And not everything is baloney, some things turn out to be true like the theory of evolution, the theory of the Big Bang, germ theory of disease, plate tectonics in geology—these are things that were once radically heretical, and now they’re accepted. How did that happen? It happened because they have evidence, and that’s what you need.
In 1995, just a few months before his death, astrophysicist Carl Sagan published The Demon-Haunted World: Science as a Candle in the Dark. In that book, he wrote a chapter called 'The Fine Art of Baloney Detection', and from it sprang what skeptics call the 'baloney detection kit'. This is a set of tools for critical thinking that has continued to develop since Sagan's death, 22 years ago. Here, skeptic and science writer Michael Shermer explains key lessons from Sagan, and from his own college freshman course 'Skepticism 101', where teaches students ten basic questions that will help them debunk untruths, and call out baloney when they see it.
1. How reliable is the source of the claim?
2. Does the source make similar claims?
3. Have the claims been verified by somebody else?
4. Does this fit with the way the world works?
5. Has anyone tried to disprove the claim?
6. Where does the preponderance of evidence point?
7. Is the claimant playing by the rules of science?
8. Is the claimant providing positive evidence?
9. Does the new theory account for as many phenomena as the old theory?
10. Are personal beliefs driving the claim?
Michael Shermer's new book is Heavens on Earth: The Scientific Search for the Afterlife, Immortality, and Utopia.
Join multiple Tony and Emmy Award-winning actress Judith Light live on Big Think at 2 pm ET on Monday.
A new study looks at what would happen to human language on a long journey to other star systems.
- A new study proposes that language could change dramatically on long space voyages.
- Spacefaring people might lose the ability to understand the people of Earth.
- This scenario is of particular concern for potential "generation ships".
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Construction of the $500 billion dollar tech city-state of the future is moving ahead.
- The futuristic megacity Neom is being built in Saudi Arabia.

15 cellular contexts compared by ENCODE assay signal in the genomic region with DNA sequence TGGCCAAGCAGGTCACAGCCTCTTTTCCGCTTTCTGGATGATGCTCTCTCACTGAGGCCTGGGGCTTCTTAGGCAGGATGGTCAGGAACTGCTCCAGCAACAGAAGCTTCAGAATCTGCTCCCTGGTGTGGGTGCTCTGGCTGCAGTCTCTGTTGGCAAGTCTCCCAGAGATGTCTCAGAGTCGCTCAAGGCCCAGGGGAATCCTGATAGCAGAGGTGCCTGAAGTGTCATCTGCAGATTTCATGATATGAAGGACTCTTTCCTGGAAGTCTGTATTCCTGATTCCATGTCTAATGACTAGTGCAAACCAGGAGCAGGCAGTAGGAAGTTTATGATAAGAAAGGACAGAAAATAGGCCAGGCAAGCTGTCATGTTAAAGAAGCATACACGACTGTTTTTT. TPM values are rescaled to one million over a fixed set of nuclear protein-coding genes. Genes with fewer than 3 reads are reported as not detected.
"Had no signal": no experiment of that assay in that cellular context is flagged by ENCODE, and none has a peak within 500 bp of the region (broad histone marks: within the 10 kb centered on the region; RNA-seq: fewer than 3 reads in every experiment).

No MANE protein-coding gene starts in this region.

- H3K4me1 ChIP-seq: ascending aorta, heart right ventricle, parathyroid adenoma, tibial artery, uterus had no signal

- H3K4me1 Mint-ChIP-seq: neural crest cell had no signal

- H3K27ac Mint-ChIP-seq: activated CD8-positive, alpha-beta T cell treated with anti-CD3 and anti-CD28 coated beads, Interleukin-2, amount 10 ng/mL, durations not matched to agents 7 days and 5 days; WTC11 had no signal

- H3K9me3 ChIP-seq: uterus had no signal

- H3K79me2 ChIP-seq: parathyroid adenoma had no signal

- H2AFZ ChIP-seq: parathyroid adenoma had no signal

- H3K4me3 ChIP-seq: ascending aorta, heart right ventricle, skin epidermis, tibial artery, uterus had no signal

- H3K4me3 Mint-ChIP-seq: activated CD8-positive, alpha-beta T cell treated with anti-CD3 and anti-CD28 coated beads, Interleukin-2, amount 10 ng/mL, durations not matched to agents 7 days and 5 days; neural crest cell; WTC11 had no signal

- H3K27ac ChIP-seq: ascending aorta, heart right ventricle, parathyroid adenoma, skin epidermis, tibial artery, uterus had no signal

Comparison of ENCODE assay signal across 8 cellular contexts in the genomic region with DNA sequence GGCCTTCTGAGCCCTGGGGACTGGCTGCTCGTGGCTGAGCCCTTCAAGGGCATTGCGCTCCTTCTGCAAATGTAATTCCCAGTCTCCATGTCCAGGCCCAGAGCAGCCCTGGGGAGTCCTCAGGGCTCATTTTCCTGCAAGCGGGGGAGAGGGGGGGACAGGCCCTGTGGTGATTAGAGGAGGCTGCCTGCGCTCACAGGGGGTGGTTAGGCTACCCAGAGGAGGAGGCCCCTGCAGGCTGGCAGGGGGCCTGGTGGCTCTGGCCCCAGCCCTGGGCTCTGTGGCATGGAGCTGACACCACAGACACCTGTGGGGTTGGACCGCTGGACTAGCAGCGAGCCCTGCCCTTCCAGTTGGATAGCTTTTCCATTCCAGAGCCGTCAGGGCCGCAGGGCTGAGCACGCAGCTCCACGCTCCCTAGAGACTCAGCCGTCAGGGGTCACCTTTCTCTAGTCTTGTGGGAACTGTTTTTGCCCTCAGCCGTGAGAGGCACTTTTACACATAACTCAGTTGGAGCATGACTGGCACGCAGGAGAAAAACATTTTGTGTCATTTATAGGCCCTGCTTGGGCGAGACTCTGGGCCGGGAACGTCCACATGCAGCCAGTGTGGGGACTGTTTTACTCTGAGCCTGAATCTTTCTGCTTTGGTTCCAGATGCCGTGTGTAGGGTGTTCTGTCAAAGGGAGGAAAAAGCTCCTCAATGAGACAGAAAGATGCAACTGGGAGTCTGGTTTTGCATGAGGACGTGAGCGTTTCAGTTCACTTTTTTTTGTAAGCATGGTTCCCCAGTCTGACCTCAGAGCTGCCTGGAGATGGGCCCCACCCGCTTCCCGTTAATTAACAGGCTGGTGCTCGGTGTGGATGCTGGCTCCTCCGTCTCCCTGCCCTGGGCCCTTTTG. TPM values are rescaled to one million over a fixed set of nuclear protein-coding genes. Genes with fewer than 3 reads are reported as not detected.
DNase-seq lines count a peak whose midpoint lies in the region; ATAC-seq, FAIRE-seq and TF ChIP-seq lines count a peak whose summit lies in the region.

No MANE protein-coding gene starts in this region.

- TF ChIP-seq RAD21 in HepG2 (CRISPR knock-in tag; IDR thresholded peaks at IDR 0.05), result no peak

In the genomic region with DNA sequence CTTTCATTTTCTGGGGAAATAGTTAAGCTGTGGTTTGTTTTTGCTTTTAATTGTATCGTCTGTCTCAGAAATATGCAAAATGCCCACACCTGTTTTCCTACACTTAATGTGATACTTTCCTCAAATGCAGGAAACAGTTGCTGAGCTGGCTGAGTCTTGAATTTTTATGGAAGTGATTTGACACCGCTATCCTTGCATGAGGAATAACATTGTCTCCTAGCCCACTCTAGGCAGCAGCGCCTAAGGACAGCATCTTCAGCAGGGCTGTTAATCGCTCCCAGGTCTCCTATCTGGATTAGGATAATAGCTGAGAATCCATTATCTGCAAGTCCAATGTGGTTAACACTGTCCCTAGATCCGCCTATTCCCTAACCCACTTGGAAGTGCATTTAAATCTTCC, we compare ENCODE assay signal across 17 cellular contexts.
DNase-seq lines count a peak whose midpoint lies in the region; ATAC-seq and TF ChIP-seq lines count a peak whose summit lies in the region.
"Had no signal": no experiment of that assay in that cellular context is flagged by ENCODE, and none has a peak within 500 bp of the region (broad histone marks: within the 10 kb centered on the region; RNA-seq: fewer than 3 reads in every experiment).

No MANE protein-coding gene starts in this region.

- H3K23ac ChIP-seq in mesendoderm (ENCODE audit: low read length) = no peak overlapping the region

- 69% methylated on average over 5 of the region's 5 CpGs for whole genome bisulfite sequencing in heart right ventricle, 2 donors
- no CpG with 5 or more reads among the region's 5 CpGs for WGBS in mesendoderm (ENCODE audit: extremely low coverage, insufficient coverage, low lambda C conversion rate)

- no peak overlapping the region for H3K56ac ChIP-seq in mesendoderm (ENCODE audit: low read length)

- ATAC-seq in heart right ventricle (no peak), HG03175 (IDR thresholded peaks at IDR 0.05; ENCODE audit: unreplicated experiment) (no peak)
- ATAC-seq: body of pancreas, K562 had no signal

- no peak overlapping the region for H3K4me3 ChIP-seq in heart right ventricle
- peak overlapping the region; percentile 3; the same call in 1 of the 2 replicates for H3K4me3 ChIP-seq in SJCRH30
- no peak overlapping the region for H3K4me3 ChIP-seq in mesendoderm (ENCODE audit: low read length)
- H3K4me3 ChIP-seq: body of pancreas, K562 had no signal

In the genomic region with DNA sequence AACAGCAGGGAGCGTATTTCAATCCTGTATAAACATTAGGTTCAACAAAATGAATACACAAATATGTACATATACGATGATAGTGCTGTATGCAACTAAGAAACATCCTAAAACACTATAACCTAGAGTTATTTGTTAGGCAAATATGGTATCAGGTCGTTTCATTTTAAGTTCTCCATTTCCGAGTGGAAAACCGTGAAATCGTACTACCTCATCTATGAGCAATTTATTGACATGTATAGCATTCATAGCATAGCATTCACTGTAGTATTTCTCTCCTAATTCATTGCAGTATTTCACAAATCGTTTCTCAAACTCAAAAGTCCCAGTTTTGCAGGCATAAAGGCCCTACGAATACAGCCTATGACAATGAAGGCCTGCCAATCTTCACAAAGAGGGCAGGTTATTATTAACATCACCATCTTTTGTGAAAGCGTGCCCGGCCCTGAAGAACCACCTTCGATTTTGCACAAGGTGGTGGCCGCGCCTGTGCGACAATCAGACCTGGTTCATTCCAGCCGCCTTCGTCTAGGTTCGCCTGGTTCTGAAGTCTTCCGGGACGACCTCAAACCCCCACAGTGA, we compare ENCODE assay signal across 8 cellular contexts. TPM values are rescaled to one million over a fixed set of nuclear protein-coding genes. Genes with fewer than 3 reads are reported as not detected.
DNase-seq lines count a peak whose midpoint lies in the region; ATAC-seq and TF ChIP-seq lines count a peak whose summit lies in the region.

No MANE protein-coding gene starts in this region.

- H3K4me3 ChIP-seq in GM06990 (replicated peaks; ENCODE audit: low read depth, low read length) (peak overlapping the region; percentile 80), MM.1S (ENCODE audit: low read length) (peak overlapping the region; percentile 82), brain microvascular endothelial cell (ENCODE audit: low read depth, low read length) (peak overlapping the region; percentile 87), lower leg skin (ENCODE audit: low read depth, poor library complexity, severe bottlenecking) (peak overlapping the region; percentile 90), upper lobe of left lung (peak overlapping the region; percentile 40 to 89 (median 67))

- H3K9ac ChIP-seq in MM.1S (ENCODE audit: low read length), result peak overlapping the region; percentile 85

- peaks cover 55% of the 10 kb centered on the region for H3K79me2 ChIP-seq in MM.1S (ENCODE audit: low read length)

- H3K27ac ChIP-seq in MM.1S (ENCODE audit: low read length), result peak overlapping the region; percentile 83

- The city will be fully automated, leading in health, education and quality of life.
- It will feature an artificial moon, cloud seeding, robotic gladiators and flying taxis.
The Red Sea area where Neom will be built:
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Frequent shopping for single items adds to our carbon footprint.
- A new study shows e-commerce sites like Amazon leave larger greenhouse gas footprints than retail stores.
- Ordering online from retail stores has an even smaller footprint than going to the store yourself.
- Greening efforts by major e-commerce sites won't curb wasteful consumer habits. Consolidating online orders can make a difference.
A pile of recycled cardboard sits on the ground at Recology's Recycle Central on January 4, 2018 in San Francisco, California.
Photo by Justin Sullivan/Getty Images<p>A large part of the reason is speed. In a competitive market, pure players use the equation, <em>speed + convenience</em>, to drive adoption. This is especially relevant to the "last mile" GHG footprint: the distance between the distribution center and the consumer.</p><p>Interestingly, the smallest GHG footprint occurs when you order directly from a physical store—even smaller than going there yourself. Pure players, such as Amazon, are the greatest offenders. Variables like geographic location matter; the team looked at shopping in the UK, the US, China, and the Netherlands. </p><p>Sadegh Shahmohammadi, a PhD student at the Netherlands' Radboud University and corresponding author of the paper, <a href="https://www.cnn.com/2020/02/26/tech/greenhouse-gas-emissions-retail/index.html" target="_blank">says</a> the above "pattern holds true in countries where people mostly drive. It really depends on the country and consumer behavior there."</p><p>The researchers write that this year-and-a-half long study pushes back on previous research that claims online shopping to be better in terms of GHG footprints.</p><p style="margin-left: 20px;">"They have, however, compared the GHG emissions per shopping event and did not consider the link between the retail channels and the basket size, which leads to a different conclusion than that of the current study."</p><p>Online retail is where convenience trumps environment: people tend to order one item at a time when shopping on pure player sites, whereas they stock up on multiple items when visiting a store. Consumers will sometimes order a number of separate items over the course of a week rather than making one trip to purchase everything they need. </p><p>While greening efforts by online retailers are important, until a shift in consumer attitude changes, the current carbon footprint will be a hard obstacle to overcome. Amazon is trying to have it both ways—carbon-free and convenience addicted—and the math isn't adding up. If you need to order things, do it online, but try to consolidate your purchases as much as possible.</p><p>--</p><p><em>Stay in touch with Derek on <a href="http://www.twitter.com/derekberes" target="_blank">Twitter</a>, <a href="https://www.facebook.com/DerekBeresdotcom" target="_blank">Facebook</a> and <a href="https://derekberes.substack.com/" target="_blank">Substack</a>. His next book is</em> "<em>Hero's Dose: The Case For Psychedelics in Ritual and Therapy."</em></p>